One of his novel ideas is mortal computation. To understand this concept, let’s begin by saying that digital systems allow for a clear separation between software and hardware. This separation means that algorithms (or software) can be transferred, duplicated, and run on multiple hardware systems without loss of functionality, essentially granting them “immortality” in the sense that the failure (or destruction) of any single piece of hardware does not doom the algorithm. In contrast, mortal computers are those in which the software is inseparable from the hardware, meaning that if the hardware is damaged, the software is irremediably lost.

But why would you want to create such a system? Because our immortal digital systems operate at the cost of very high energy consumption. The exact energy consumption for LLMs (ChatGPT and others) can vary widely based on the specific task, the hardware used, and the software’s optimization. Still, it can reach some kilowatts for complex computations. In contrast, the human brain is remarkably energy-efficient. It operates on roughly 20 watts of power, about the same as a dim light bulb. This is because our brains are analog (they don’t use ones and zeros to represent information but an infinite range of values that vary smoothly over time). 

Analog systems are subject to physical flaws and variations, making each piece of hardware unique. Consequently, algorithms that learn and operate on these systems are closely tied to the specific characteristics of their hardware. In the 1970s, digital computers became the norm because we needed precise systems. With the flourishing of neural networks, analog computers could rise again. A mortal computer is a piece of analog hardware with unique software that requires low energy levels to operate. In other words, a mortal computer is an artificial brain that is various orders of magnitude cheaper to operate than digital AI systems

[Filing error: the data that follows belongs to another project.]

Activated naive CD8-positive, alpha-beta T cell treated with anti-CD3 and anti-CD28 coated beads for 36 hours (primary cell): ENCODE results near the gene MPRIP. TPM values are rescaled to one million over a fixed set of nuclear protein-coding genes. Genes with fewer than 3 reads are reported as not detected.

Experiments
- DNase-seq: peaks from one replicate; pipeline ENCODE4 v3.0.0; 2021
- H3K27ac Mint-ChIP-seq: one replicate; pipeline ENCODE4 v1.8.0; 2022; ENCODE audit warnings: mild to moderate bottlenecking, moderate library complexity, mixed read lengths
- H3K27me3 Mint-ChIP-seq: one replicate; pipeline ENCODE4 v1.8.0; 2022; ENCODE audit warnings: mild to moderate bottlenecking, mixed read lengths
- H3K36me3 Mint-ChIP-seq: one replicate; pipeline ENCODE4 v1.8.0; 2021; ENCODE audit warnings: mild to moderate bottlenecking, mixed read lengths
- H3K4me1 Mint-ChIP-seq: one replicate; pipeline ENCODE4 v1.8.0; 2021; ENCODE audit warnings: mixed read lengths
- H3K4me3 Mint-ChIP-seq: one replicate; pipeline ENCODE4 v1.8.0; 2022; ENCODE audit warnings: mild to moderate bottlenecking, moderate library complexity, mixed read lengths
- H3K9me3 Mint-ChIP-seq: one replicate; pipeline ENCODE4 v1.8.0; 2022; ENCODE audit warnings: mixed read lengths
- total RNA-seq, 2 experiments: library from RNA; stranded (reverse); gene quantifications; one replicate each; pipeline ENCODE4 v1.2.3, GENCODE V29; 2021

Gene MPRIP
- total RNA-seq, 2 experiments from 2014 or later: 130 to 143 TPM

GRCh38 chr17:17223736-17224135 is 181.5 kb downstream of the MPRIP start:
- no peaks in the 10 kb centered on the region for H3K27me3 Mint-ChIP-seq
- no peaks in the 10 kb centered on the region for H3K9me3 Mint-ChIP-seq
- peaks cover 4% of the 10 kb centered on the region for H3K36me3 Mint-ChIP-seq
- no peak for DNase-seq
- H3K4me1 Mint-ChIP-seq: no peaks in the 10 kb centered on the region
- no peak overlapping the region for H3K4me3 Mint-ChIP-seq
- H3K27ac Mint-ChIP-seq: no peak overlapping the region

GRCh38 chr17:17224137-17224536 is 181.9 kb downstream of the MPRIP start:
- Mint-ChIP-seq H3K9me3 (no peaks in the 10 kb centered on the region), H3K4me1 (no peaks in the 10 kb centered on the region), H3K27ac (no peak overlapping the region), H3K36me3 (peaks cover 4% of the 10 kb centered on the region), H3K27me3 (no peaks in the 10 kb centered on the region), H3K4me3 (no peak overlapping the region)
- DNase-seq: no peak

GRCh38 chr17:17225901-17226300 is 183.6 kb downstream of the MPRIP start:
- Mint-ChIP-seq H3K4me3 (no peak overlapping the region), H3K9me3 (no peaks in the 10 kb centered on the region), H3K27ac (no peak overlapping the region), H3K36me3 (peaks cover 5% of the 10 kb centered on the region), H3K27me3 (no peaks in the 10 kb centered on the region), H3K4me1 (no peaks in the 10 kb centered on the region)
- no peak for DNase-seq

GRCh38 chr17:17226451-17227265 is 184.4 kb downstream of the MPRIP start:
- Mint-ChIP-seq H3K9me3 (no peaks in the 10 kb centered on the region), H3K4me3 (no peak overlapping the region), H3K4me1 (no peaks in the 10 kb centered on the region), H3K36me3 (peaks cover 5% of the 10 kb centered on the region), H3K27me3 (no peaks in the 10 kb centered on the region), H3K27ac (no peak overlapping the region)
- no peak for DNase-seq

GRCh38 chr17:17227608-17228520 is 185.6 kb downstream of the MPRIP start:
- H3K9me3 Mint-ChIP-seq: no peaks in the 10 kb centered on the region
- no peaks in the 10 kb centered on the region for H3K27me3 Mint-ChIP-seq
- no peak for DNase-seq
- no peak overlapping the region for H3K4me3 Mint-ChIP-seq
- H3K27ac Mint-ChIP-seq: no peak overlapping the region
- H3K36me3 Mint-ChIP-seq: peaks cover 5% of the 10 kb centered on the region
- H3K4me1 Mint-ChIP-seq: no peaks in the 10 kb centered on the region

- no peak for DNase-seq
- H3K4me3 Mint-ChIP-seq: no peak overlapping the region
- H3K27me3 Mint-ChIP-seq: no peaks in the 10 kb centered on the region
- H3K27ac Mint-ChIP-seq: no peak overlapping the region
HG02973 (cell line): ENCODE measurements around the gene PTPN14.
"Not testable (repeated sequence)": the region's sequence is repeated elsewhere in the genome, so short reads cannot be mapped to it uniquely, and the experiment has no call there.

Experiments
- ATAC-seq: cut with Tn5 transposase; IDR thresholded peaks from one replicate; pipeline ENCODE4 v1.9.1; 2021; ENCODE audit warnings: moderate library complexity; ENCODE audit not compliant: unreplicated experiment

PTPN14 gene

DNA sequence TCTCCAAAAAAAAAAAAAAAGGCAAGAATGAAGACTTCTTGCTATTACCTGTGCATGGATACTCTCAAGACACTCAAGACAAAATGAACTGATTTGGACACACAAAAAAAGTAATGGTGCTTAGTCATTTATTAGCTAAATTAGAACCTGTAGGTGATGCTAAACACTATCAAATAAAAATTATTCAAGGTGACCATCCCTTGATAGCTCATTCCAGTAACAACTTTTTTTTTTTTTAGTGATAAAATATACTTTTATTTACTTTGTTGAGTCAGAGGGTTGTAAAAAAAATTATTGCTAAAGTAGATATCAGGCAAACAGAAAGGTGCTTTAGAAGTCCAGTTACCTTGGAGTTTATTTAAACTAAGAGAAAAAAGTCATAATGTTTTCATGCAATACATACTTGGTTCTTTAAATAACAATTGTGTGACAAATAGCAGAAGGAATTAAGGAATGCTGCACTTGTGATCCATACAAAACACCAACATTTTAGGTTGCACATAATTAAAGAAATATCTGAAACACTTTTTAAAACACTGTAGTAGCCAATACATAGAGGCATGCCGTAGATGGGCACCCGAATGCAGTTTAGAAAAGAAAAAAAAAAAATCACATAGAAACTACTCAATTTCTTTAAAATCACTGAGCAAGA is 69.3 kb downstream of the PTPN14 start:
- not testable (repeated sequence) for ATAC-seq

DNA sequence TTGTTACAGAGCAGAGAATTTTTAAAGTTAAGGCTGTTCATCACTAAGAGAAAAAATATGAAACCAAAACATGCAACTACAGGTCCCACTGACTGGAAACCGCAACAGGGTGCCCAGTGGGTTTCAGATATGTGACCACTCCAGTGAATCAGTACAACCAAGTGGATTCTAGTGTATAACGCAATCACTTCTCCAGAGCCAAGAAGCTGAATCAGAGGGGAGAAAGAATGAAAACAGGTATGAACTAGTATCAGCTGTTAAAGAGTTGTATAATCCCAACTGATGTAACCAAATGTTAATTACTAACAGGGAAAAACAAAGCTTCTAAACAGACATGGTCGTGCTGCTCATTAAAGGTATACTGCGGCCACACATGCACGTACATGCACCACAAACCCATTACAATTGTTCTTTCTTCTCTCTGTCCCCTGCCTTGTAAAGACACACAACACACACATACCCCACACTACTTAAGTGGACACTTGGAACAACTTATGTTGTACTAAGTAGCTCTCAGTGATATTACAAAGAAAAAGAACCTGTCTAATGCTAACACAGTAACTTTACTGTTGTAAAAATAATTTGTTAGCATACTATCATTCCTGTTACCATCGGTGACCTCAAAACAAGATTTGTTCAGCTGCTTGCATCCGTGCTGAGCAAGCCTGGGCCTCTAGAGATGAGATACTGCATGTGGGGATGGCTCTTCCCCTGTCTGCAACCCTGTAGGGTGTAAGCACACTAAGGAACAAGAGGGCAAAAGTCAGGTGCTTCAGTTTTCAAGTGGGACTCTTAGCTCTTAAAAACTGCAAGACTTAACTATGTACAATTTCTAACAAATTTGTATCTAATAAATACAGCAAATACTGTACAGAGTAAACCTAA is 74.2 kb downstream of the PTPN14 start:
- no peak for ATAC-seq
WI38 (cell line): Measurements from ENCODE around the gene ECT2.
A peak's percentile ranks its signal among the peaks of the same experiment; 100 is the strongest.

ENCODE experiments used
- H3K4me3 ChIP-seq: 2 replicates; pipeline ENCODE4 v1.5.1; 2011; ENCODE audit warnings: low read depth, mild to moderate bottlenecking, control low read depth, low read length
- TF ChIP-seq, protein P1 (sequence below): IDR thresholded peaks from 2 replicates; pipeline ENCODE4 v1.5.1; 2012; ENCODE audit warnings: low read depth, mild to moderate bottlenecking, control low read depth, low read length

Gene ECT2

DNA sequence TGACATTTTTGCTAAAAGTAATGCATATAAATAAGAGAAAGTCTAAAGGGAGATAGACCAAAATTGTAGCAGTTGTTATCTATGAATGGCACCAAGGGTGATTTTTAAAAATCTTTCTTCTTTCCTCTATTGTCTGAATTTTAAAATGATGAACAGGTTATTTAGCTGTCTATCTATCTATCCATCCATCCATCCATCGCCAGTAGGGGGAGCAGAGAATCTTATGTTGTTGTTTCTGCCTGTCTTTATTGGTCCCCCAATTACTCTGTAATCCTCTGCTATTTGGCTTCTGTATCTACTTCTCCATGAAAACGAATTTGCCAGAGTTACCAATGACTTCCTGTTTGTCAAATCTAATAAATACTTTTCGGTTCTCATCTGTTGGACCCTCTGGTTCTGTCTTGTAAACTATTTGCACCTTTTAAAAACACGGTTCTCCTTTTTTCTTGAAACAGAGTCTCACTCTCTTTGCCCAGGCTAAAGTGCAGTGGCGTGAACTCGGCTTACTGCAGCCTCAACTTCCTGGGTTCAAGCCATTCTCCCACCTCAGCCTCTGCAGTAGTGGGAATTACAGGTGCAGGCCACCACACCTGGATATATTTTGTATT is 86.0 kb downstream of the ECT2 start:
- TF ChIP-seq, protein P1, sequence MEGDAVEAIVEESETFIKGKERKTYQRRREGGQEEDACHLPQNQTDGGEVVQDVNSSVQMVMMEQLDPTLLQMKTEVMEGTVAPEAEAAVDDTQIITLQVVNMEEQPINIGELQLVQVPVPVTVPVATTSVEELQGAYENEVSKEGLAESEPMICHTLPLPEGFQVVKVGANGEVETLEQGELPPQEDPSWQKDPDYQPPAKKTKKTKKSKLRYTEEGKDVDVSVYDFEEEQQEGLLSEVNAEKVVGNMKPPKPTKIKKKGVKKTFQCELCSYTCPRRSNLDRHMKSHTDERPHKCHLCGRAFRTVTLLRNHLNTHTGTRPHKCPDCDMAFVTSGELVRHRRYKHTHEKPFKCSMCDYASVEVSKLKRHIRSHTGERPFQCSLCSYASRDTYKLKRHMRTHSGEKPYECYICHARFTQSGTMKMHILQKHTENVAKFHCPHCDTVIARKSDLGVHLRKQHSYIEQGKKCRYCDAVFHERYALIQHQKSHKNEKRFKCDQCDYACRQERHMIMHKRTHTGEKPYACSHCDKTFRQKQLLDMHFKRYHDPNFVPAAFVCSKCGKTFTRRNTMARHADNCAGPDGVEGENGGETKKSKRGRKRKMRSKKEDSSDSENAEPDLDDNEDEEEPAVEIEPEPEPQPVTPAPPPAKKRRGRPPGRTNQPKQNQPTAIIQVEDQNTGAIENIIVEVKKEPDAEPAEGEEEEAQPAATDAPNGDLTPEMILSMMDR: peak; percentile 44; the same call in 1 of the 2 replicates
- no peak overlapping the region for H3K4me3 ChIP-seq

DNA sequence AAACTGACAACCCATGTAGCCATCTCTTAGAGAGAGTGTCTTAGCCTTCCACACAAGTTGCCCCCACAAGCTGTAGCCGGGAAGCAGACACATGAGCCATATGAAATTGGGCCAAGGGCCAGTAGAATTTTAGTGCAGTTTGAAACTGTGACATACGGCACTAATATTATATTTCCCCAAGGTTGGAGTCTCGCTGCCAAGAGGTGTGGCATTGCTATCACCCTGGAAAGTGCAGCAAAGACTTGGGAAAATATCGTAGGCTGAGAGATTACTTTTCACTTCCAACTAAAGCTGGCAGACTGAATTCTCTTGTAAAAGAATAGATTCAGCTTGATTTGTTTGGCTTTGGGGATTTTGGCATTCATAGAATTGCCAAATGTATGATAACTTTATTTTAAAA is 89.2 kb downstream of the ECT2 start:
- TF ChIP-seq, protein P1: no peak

The uniqueness of software and hardware: a paradigm shift

Hinton first proposes mortal computers but then says they are impractical because we don’t know how to train such a system. But I think we will. As I said earlier, humans are analog, and we constantly learn. An artificial analog brain will surely be capable of learning similarly to humans, resulting in lower costs and higher speed.

Additionally, digital neural networks and analog neural networks are not mutually exclusive. Each type of system could have its applications. If you need higher predictability and continuous operation, and your use case allows a higher cost, you will undoubtedly use a digital neural network. If operational cost is a concern, you may opt for an analog alternative.